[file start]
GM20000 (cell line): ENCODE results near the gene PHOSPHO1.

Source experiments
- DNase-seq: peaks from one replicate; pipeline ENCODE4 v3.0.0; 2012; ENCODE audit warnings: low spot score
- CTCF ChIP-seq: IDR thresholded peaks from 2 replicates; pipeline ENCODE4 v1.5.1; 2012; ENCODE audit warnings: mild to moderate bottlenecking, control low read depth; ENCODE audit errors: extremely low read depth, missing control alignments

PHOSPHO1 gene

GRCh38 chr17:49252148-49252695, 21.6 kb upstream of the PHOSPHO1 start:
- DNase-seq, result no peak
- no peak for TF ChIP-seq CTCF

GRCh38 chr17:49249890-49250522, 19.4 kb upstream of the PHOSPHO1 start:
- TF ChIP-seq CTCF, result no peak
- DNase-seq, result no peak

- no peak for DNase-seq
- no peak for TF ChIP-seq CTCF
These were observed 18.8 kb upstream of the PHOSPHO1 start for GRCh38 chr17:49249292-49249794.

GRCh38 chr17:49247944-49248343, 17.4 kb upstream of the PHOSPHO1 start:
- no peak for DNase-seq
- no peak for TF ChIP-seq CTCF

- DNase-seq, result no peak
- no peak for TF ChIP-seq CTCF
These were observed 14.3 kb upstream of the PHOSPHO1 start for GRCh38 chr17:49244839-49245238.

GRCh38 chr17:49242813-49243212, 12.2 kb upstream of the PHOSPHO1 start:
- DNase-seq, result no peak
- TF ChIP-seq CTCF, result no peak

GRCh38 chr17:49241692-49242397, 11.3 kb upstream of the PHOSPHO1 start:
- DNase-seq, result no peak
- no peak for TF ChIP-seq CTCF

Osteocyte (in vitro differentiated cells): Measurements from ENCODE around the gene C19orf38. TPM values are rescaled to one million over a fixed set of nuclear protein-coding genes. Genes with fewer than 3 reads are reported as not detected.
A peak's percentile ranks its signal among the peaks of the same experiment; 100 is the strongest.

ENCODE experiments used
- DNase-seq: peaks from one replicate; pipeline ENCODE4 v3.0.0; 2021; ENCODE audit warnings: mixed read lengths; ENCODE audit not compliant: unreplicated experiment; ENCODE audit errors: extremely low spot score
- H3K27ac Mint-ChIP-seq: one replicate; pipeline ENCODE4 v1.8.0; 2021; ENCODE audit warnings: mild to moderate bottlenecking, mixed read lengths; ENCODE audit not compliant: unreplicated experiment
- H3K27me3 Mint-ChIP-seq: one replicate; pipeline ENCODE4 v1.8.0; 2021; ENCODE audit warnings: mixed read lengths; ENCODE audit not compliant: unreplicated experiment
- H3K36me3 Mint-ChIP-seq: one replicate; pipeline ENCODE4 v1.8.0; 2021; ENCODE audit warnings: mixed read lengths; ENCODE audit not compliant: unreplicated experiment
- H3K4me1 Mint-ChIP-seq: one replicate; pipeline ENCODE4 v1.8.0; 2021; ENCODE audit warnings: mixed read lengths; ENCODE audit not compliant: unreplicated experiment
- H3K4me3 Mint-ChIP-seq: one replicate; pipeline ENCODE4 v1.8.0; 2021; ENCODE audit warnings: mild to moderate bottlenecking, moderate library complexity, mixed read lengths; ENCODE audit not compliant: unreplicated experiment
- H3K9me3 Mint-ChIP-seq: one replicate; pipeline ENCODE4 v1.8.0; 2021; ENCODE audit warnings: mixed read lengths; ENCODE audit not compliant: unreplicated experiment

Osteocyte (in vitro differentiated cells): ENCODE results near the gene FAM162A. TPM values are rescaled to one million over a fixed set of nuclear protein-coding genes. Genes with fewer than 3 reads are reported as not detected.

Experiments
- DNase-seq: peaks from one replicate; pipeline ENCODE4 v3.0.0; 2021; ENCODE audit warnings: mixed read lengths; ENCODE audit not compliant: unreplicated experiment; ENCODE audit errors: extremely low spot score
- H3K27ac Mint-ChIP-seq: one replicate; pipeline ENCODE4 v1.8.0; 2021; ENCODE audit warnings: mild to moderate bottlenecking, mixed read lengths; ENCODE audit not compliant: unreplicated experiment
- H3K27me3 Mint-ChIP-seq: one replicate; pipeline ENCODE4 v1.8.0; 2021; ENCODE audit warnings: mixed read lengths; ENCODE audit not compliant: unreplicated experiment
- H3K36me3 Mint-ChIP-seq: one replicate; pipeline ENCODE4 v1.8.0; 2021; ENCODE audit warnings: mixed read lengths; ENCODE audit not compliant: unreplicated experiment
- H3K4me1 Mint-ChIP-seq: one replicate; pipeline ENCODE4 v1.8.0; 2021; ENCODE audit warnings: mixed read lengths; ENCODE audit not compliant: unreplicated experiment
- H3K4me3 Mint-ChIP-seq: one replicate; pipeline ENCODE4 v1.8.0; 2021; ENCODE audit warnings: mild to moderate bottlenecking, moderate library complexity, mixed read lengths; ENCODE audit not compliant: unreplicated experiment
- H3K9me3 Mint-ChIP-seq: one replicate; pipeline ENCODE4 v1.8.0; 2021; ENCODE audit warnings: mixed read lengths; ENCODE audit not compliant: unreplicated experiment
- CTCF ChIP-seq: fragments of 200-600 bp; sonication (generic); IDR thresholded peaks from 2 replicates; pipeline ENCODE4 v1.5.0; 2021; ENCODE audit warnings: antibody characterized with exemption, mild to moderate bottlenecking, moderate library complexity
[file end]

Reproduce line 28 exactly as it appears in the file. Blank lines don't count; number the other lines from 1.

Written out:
A peak's percentile ranks its signal among the peaks of the same experiment; 100 is the strongest.